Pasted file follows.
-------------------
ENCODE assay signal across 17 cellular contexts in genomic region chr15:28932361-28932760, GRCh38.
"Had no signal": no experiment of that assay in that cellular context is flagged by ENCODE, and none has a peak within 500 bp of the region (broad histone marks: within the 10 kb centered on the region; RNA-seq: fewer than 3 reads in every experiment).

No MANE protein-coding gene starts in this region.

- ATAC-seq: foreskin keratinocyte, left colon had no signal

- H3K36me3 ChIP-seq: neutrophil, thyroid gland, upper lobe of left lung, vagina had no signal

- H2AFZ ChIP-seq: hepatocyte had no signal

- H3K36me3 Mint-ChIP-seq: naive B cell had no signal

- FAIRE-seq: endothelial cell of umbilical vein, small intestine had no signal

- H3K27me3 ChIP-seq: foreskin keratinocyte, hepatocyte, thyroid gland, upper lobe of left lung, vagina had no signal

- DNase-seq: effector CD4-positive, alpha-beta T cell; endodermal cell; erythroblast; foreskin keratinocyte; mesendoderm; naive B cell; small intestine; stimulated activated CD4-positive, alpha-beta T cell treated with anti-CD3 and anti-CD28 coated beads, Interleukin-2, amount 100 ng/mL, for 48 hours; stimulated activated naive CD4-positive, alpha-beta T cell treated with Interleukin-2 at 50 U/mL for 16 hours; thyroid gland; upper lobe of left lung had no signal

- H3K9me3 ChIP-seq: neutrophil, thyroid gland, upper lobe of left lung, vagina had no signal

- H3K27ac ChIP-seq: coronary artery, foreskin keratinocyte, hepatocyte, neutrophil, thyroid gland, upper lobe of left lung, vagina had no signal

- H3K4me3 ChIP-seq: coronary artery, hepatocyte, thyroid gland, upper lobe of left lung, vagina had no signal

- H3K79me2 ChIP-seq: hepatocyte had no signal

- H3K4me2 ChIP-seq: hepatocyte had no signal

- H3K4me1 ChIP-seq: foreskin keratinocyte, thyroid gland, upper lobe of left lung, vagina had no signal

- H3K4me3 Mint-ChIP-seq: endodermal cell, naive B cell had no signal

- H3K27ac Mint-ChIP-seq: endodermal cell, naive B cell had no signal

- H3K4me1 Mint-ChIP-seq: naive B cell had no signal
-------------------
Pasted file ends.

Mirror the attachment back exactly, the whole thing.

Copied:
ENCODE assay signal across 17 cellular contexts in genomic region chr15:28932361-28932760, GRCh38.
"Had no signal": no experiment of that assay in that cellular context is flagged by ENCODE, and none has a peak within 500 bp of the region (broad histone marks: within the 10 kb centered on the region; RNA-seq: fewer than 3 reads in every experiment).

No MANE protein-coding gene starts in this region.

- ATAC-seq: foreskin keratinocyte, left colon had no signal

- H3K36me3 ChIP-seq: neutrophil, thyroid gland, upper lobe of left lung, vagina had no signal

- H2AFZ ChIP-seq: hepatocyte had no signal

- H3K36me3 Mint-ChIP-seq: naive B cell had no signal

- FAIRE-seq: endothelial cell of umbilical vein, small intestine had no signal

- H3K27me3 ChIP-seq: foreskin keratinocyte, hepatocyte, thyroid gland, upper lobe of left lung, vagina had no signal

- DNase-seq: effector CD4-positive, alpha-beta T cell; endodermal cell; erythroblast; foreskin keratinocyte; mesendoderm; naive B cell; small intestine; stimulated activated CD4-positive, alpha-beta T cell treated with anti-CD3 and anti-CD28 coated beads, Interleukin-2, amount 100 ng/mL, for 48 hours; stimulated activated naive CD4-positive, alpha-beta T cell treated with Interleukin-2 at 50 U/mL for 16 hours; thyroid gland; upper lobe of left lung had no signal

- H3K9me3 ChIP-seq: neutrophil, thyroid gland, upper lobe of left lung, vagina had no signal

- H3K27ac ChIP-seq: coronary artery, foreskin keratinocyte, hepatocyte, neutrophil, thyroid gland, upper lobe of left lung, vagina had no signal

- H3K4me3 ChIP-seq: coronary artery, hepatocyte, thyroid gland, upper lobe of left lung, vagina had no signal

- H3K79me2 ChIP-seq: hepatocyte had no signal

- H3K4me2 ChIP-seq: hepatocyte had no signal

- H3K4me1 ChIP-seq: foreskin keratinocyte, thyroid gland, upper lobe of left lung, vagina had no signal

- H3K4me3 Mint-ChIP-seq: endodermal cell, naive B cell had no signal

- H3K27ac Mint-ChIP-seq: endodermal cell, naive B cell had no signal

- H3K4me1 Mint-ChIP-seq: naive B cell had no signal